Grace Management Group—the owner of home fragrance brands Votivo, Bridgewater Candle Company, Greenleaf Gifts, Fresh Scents and Notes—has acquired home accent product designer and distributor Audrey’s, Home Accents Today reports. The terms of the deal were not disclosed. Audrey’s will continue operating as a stand-alone business following the acquisition, maintaining operations in Lebanon, Pennsylvania, along with a sales team and showroom at AmericasMart Atlanta. The company’s current vice president of sales, Don Barton, will remain in his current role, with Grace Management Group’s Robert Caldwell III stepping in as director of creative development for the brand. Founders Audrey and Ken Mull will remain involved in the business as well, with Audrey continuing in a product design role and Ken Mull serving as a strategic business advisor and in the company’s Atlanta showroom.

The Aaron’s Company—which offers lease-to-own and other retail financing options for furniture, home goods and appliances—has entered into an agreement to be acquired by fintech company IQVentures in a deal with a $504 enterprise value, or $10.10 per share in cash. The business will continue to operate under its current brand names, and will maintain its headquarters in Atlanta. As Furniture Today reports, the transaction is expected to close by the end of this year, after which The Aaron’s Company will become privately held and will no longer be listed on the NYSE—a move that reflects a larger industry trend away from public corporate structuring and toward privatization.

Home renovators try AI, Parachute collabs with Tyler the Creator and more
ChappyWrap and Chasing Paper launched their first-ever collaboration on a blanket collection pictured hereAnna Spaller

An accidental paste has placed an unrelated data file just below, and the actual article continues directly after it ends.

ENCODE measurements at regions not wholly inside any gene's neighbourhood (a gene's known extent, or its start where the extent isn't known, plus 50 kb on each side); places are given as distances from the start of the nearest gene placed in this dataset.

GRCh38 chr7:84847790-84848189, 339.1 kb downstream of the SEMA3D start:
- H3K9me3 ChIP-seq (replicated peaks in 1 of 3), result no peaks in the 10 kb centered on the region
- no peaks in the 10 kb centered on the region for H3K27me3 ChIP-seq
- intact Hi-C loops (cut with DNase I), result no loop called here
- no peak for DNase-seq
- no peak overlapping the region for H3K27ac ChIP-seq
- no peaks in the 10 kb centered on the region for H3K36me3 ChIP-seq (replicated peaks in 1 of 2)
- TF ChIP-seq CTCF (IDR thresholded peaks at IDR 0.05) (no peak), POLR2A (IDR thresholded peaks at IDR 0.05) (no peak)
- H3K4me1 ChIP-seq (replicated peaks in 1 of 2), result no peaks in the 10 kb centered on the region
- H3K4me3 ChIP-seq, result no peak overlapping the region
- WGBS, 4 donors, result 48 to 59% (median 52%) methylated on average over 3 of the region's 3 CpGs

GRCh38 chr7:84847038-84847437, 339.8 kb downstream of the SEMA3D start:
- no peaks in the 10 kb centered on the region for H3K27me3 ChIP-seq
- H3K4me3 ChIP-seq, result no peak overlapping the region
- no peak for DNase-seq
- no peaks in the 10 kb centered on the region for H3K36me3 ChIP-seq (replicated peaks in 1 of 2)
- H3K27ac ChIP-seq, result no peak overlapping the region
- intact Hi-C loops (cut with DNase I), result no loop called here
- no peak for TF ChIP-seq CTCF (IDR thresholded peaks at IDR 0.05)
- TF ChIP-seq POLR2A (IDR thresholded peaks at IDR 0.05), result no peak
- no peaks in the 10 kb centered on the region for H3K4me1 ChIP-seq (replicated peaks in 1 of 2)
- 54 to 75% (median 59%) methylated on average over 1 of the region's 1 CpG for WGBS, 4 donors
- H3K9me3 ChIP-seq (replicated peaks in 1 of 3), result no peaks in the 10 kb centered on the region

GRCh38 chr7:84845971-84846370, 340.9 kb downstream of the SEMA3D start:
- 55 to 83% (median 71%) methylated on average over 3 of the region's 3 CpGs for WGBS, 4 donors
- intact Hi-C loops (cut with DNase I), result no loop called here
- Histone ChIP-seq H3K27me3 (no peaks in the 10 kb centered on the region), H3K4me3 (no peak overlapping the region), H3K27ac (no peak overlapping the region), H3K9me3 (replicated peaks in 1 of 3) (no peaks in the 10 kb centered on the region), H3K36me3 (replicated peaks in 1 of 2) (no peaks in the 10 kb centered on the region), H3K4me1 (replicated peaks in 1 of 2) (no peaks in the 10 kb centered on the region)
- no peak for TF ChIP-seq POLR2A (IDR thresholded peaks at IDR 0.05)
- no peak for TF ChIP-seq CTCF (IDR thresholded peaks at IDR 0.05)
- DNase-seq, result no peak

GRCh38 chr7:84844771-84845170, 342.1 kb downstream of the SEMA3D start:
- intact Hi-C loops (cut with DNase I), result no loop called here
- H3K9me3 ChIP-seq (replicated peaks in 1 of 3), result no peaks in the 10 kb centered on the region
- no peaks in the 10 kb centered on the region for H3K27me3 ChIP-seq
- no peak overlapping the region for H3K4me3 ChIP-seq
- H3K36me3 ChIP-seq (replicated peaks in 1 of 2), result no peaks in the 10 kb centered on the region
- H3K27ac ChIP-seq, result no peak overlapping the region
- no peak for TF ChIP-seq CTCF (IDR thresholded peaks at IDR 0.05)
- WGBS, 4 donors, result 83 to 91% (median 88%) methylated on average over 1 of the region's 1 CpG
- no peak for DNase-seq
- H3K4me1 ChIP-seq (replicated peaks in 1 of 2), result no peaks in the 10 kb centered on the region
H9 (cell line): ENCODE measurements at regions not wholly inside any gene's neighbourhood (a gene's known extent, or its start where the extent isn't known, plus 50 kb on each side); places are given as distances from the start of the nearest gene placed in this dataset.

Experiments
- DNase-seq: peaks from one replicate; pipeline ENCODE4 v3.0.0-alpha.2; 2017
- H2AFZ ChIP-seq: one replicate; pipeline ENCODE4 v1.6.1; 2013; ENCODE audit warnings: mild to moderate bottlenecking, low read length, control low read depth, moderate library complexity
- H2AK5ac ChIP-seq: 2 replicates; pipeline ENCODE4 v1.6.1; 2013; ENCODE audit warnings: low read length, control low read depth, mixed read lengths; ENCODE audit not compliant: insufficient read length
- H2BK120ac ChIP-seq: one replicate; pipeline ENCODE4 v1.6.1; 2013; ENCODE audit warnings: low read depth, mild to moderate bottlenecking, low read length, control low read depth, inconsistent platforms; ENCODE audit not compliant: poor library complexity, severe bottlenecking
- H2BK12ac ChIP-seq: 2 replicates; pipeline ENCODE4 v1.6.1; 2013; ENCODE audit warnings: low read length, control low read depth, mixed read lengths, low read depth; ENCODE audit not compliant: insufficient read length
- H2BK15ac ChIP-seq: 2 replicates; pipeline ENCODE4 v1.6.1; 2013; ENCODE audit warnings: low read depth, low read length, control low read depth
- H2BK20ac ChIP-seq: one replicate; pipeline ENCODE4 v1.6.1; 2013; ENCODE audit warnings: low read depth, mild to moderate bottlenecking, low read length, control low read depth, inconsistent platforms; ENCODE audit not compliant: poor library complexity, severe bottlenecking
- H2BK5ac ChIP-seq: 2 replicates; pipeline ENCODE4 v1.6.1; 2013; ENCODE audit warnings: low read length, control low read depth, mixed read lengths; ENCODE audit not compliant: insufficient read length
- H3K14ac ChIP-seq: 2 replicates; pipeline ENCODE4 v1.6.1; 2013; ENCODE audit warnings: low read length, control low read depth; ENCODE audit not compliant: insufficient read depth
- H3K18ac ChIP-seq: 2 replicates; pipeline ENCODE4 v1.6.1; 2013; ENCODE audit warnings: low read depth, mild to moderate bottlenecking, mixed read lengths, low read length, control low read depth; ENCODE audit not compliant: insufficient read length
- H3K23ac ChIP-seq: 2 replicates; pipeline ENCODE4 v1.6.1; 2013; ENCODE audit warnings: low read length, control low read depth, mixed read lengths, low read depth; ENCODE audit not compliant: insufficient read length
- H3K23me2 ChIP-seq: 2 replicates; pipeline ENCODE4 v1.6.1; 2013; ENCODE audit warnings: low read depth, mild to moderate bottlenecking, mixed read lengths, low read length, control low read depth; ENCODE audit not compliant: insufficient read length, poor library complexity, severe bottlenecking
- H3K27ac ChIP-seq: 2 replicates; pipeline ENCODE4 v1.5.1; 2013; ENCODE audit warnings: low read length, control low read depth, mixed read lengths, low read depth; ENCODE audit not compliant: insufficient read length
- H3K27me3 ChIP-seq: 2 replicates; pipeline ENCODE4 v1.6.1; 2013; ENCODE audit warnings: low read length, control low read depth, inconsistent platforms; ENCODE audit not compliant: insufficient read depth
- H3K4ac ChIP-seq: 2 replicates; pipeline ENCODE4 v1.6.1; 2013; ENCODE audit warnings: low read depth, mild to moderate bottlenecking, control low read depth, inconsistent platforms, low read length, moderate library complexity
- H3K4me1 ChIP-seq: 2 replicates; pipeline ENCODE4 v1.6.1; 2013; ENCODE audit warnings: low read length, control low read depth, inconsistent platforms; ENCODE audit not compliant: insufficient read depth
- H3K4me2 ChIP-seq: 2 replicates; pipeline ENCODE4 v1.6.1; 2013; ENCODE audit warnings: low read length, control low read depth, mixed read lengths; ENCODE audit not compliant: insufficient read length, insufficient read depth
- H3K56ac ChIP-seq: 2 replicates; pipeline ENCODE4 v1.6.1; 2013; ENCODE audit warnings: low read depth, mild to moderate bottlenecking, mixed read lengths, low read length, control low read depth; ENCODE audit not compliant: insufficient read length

Launches and Collaborations
Wallpaper and home decor brand Chasing Paper teamed up with blanket maker ChappyWrap for a new collaboration. The resulting blanket collection features six unique designs, with prints chosen from Chasing Paper’s Heritage Collection, in honor of its 10-year anniversary as a company.

Musician and designer Tyler the Creator’s lifestyle brand Le Fleur partnered with Parachute for a limited-edition collection of bedding and accessories. The collaboration takes a hint from Tyler the Creator’s own aesthetic—whimsical, playful and unpredictable—for an assortment of linens, pillows, throws and apparel available in leopard print and fuzzy fabrics.

Montana Furniture tapped Danish fashion brand Mads Nørgaard for a collaboration that celebrates the heart of Scandinavian design, prizing qualities like function, timelessness and a playful embrace of color. The resulting assortment applies Mads Nørgaard’s striped textiles and rich tones to Montana’s Kevi office chair and shelving system, available in Ruby and Balsamic colorways.

Recommended Reading
Since AI design apps hit the market more than two years ago, they’ve largely remained a tool for inspiration and often wacky design generation. But now, the first intrepid homeowners are using the emerging tech in their real-world home projects. For The Wall Street Journal, Nancy Keates spotlights a few recent case studies in using AI to guide home renovation projects, from construction and floor plan creation all the way to interior design visualization.

From leather reclining sectionals and faux plants to clients who embark on DIY projects in the middle of the design process—getting the “ick” is not just for early-stage romantic relationships. For House Beautiful, Kelly Allen consults nine industry insiders on their biggest design turnoffs.

Cue the Applause
Lulu Lytle—founder and creative director of Soane Britain—has been awarded an OBE in the King’s Birthday Honours List, recognizing her services to British manufacturing and craftsmanship. For more than 27 years, Lytle has worked to produce well-designed furniture, lighting, textiles and wallpapers entirely in the U.K., employing more than 100 people and partnering with 41 independent British workshops in the process.